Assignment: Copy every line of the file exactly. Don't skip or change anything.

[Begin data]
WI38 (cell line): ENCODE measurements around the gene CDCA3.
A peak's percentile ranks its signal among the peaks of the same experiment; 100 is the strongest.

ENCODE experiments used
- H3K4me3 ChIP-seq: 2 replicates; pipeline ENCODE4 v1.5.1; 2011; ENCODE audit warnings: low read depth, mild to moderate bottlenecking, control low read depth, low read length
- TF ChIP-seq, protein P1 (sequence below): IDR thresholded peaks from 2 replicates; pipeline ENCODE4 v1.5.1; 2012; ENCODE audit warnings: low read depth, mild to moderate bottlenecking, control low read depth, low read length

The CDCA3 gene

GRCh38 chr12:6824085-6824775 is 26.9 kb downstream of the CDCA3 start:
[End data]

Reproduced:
WI38 (cell line): ENCODE measurements around the gene CDCA3.
A peak's percentile ranks its signal among the peaks of the same experiment; 100 is the strongest.

ENCODE experiments used
- H3K4me3 ChIP-seq: 2 replicates; pipeline ENCODE4 v1.5.1; 2011; ENCODE audit warnings: low read depth, mild to moderate bottlenecking, control low read depth, low read length
- TF ChIP-seq, protein P1 (sequence below): IDR thresholded peaks from 2 replicates; pipeline ENCODE4 v1.5.1; 2012; ENCODE audit warnings: low read depth, mild to moderate bottlenecking, control low read depth, low read length

The CDCA3 gene

GRCh38 chr12:6824085-6824775 is 26.9 kb downstream of the CDCA3 start: